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Freedom: Everyone’s Dream: Is It Tradable

Freedom swap or freedom trade-off was a term used in the past, which is to trade your personal freedom or public freedom in the interest of growth, through the use of oppression and dictatorships.

Countries at the time were convinced (or used it as an argument), that the use of repression was a fundamental key to the development process. Therefore, many countries resorted to suppressing individual and public freedoms to make development a success and build a strong economy.

Many repressive countries play a role in increasing industrial growth, such as South Korea and China recently, but on the other hand, the failure of many other dictatorships to achieve growth has not been denied. For example, the economic development process in South Korea was a fierce battle.

It was a battleground for all citizens who devoted all their energies and efforts to get out of the most extreme degrees of human deprivation and to leave the fear of hunger to nothing return.

Repression, helplessness, and the lack of continuous guarantees – past and present – dye the future with pessimism, hence its horizons are blocked, and man loses confidence in the possibility of salvation, which increases the pain and problems of the present, and sends despair from salvation, through self-effort, which is what characterizes the oppressed person's view of the future.

The anxiety and difficulties of the present take on a tense character, and everything raises the fear of disaster; as the present suffering, which does not find the possibility of salvation in the future of a perspective that turns life into hell, and raises abnormally high emotional tensions, which leads to extreme reactions, and has an emotional nature devoid of rationality and an objective appreciation of reality.

The use of repression is nothing but an incentive for people to take revenge, and thus it leads to a freeze on growth methods. Even though some repressive regimes have managed to achieve great growth, they suffer from a loss of local and international confidence. Indeed, the world needs a dictatorship, not a repressive dictatorship, but a development dictatorship.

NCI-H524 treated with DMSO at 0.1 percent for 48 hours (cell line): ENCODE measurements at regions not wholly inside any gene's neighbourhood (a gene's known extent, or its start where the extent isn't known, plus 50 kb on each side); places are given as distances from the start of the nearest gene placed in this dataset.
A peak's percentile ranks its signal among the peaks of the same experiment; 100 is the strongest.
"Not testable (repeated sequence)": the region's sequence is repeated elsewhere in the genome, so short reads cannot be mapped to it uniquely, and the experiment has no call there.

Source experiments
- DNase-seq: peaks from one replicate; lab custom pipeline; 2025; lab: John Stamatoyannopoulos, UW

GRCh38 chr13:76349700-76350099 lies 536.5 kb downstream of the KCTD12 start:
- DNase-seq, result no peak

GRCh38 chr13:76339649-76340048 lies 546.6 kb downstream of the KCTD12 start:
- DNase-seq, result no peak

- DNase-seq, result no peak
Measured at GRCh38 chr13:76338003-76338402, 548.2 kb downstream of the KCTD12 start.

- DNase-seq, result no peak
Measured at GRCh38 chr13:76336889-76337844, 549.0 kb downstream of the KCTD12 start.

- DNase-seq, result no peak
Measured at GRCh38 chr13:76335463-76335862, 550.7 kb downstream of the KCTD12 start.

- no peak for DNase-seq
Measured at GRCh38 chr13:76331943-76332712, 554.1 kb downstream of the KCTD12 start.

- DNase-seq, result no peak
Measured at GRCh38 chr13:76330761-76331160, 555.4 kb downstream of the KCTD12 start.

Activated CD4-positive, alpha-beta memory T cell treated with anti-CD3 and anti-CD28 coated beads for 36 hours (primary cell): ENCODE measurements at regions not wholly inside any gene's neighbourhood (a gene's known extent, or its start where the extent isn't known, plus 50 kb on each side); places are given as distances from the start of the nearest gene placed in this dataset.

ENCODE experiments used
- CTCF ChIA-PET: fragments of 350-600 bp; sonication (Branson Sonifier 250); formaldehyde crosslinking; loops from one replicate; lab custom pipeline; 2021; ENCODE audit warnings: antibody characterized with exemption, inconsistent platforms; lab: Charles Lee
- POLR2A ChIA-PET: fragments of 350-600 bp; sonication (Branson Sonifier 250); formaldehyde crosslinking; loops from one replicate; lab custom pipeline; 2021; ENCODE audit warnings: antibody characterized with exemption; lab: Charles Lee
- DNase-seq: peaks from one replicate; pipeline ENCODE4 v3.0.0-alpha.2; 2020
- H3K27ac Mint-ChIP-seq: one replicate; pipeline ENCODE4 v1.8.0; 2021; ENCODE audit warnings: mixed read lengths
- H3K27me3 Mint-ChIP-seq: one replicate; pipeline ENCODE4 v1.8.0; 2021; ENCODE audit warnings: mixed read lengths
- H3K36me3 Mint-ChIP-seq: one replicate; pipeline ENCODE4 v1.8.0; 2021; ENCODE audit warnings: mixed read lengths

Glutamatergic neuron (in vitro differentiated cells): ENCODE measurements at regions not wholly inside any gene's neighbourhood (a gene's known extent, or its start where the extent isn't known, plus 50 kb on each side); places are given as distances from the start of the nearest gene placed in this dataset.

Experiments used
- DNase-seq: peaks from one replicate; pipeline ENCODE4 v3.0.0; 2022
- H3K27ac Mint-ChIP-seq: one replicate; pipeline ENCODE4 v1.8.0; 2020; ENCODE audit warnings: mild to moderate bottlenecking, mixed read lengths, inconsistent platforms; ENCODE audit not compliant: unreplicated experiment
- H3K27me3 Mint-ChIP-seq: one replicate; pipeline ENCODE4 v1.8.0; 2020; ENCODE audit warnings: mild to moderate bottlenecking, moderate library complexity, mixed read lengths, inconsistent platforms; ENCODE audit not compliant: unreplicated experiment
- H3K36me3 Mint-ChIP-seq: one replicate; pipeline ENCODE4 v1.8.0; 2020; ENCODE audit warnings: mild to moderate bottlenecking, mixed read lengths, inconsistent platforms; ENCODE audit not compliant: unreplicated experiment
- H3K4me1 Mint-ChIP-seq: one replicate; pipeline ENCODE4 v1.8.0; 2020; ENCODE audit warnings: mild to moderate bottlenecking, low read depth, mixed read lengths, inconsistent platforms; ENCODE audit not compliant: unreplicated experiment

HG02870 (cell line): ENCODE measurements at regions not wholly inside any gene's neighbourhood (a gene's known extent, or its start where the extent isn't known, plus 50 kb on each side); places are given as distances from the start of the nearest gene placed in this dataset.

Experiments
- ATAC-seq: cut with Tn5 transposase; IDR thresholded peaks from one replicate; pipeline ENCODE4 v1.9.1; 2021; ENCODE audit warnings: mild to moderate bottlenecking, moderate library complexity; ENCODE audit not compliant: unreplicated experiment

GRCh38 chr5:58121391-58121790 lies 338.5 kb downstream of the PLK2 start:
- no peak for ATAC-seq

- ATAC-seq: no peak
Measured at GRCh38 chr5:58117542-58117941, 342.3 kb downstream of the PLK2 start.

This “development dictatorship” is based on three basic pillars to achieve economic development: a well-designed national development plan, a government of specialists capable of implementing this plan, and a clear and strict government program that allows the government to “acquire” (or manage and secure) capital. It is necessary to implement this plan.

This "development dictatorship", for example, is in all cases easier and cheaper than the development "dictatorship" of Mahathir Muhammad, which had no ingredients and resources other than the palm oil tree, poverty, ignorance, and ethnic division that was destroying Malaysia.

And Lee Kuan Yew's development of a "dictatorship", which found in its possession only the swamps, mosquitoes, and corruption that was ravaging Singapore.

The "dictatorship" of Park Chung-Hee, did not find in all South Korea either oil or other resources, but rather neither pastures nor arable lands, nor possessing anything but an extended history of "ideological" wars, and the fear of permanent hunger.

In addition, market advocates believe that the public interest is the basis and that it is okay for markets to deprive individuals of equality, under the pretext of seeking justice and social interest. They seek to distribute growth among groups, without regard for individual needs.

Indeed, this argument negatively affects the democratic process and human rights. So, what does it mean to achieve the public interest at the expense of the misery of individuals, and who said that using such methods may achieve development?

The use of such methods is nothing but a contribution to the overthrow of the economy of the countries that follow them, so that the countries defending freedom and democracy resort to severing their relationship with these countries, or they may deliberately put economic sanctions on such systems.

I strongly believe in the freedom of choice for everyone in society, while at the same time fully believing that the individual must accept the consequences and costs of his personal choices.

Just as the dream of every individual in society to exercise his right to choose what suits him in terms of education and health services, work, and consumption of goods and services that suit him, he must also bear the consequences and costs of these individual choices.

The freedom of the market is part of those options that are demanded by many members of society and that allow the individual to consume what he desires of goods and services, not what is imposed on him by practicing monopoly and oppression, whether governmental or private, of goods and services.

Edited by Palak Chauhan 




















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